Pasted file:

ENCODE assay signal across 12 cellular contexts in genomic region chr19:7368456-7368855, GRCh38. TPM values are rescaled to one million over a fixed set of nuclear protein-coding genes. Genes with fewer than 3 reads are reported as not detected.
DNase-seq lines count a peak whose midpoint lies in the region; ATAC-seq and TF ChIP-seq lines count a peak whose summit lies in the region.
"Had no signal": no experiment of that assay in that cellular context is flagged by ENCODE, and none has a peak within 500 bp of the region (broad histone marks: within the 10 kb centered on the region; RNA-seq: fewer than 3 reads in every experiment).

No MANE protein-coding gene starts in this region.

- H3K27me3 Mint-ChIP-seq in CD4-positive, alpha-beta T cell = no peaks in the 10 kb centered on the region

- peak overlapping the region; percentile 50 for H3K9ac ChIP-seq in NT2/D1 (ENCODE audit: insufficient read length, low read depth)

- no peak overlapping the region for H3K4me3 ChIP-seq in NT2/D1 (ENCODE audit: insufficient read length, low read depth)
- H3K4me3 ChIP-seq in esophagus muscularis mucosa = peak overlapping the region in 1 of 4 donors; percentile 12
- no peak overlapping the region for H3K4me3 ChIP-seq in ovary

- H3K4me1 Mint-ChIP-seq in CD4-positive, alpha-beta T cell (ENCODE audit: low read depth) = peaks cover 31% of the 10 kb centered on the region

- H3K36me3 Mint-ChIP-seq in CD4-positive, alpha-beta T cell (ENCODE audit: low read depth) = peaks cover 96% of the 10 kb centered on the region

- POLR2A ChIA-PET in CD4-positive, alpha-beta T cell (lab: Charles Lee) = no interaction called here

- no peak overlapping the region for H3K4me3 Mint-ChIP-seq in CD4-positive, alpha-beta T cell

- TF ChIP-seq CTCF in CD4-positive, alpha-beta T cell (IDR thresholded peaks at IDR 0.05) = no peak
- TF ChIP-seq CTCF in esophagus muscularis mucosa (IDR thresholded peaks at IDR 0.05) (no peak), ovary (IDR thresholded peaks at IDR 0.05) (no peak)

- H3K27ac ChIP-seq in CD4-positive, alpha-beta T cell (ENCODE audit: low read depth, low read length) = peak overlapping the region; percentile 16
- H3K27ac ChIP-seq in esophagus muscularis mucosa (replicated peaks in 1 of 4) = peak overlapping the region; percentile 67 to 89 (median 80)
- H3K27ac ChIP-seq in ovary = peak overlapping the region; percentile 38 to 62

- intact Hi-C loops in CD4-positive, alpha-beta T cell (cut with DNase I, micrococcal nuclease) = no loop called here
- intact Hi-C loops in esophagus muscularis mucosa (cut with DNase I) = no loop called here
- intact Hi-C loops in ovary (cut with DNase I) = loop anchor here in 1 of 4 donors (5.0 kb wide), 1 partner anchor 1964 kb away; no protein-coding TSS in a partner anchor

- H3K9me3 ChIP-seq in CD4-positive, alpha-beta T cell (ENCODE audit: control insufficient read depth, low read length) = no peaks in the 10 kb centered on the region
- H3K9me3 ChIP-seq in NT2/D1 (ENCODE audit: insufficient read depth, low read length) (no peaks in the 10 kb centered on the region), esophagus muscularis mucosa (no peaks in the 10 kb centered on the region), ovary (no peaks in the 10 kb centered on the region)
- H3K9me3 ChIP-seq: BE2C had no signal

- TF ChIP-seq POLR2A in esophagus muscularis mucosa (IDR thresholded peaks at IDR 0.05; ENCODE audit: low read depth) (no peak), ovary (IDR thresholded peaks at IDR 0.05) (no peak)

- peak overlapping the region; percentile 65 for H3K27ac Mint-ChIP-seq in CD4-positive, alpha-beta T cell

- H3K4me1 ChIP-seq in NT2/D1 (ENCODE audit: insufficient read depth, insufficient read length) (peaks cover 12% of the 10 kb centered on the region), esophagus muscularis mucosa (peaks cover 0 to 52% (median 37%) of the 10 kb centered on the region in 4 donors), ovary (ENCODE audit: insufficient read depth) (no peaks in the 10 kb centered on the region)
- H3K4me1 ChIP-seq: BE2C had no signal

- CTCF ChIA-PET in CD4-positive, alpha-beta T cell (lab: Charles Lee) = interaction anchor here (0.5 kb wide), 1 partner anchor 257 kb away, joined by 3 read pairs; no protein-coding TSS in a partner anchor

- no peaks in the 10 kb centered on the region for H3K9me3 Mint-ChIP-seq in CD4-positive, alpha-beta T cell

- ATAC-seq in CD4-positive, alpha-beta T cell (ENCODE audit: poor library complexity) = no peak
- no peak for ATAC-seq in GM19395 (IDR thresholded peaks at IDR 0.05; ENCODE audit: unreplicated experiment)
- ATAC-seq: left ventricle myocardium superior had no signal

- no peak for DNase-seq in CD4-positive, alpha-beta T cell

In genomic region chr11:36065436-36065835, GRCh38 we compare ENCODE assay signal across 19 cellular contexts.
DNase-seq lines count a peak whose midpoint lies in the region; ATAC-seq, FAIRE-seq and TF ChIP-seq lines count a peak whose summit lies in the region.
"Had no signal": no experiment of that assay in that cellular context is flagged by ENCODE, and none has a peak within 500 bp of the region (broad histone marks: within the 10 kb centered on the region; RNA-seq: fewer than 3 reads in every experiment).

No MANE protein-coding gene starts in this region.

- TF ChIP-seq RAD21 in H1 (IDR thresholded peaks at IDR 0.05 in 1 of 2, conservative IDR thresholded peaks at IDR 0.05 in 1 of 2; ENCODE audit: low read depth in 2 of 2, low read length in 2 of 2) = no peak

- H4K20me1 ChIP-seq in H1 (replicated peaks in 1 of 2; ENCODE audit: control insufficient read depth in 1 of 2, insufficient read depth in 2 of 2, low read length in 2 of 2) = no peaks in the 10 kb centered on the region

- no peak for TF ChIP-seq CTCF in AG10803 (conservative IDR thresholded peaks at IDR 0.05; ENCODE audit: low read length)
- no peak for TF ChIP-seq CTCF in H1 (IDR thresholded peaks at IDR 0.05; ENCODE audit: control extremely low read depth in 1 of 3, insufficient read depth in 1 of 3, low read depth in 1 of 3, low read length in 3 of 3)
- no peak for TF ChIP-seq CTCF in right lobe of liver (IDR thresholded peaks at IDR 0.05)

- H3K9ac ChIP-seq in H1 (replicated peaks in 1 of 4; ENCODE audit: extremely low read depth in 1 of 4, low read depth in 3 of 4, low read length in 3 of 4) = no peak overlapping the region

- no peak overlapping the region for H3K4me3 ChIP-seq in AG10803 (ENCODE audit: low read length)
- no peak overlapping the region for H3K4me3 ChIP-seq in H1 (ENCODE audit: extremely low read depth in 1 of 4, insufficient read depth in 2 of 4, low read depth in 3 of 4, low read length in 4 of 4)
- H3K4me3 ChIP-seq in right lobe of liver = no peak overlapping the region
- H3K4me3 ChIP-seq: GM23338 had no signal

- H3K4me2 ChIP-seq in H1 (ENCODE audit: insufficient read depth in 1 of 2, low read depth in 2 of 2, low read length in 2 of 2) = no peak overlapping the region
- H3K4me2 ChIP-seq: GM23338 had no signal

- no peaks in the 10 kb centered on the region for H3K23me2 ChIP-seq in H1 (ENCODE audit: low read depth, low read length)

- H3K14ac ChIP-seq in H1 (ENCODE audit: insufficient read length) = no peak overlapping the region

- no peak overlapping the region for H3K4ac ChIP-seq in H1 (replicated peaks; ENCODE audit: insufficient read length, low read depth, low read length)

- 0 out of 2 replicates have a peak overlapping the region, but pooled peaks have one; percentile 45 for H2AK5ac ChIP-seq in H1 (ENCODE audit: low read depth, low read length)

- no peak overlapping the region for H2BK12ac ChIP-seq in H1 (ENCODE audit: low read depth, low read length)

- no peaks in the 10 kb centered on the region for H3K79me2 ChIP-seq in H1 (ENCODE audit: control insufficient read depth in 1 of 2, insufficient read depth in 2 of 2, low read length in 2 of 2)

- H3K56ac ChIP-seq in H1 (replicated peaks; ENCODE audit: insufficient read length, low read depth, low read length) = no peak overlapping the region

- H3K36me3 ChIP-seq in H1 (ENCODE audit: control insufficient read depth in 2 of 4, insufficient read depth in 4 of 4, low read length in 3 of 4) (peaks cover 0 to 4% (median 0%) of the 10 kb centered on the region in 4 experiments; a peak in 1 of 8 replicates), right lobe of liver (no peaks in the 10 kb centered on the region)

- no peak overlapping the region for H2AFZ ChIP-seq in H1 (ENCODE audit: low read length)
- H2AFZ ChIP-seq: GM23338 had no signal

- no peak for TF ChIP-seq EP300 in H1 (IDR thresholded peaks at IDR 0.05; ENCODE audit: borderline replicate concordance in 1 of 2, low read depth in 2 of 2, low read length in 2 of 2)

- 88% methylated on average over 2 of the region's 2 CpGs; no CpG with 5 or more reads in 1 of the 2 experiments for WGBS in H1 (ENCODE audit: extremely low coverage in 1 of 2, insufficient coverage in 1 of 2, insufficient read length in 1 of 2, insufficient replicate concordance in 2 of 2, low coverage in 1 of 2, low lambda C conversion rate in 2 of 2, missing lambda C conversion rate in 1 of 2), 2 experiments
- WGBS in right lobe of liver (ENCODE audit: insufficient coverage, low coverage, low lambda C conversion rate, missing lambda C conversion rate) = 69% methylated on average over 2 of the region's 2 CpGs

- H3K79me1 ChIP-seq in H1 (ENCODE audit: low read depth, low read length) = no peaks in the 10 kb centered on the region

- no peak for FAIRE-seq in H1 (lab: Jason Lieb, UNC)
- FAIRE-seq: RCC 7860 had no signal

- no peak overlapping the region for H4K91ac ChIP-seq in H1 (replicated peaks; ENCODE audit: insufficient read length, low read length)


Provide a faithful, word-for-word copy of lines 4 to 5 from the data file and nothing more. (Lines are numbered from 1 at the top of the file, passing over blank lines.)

No MANE protein-coding gene starts in this region.

- H3K27me3 Mint-ChIP-seq in CD4-positive, alpha-beta T cell = no peaks in the 10 kb centered on the region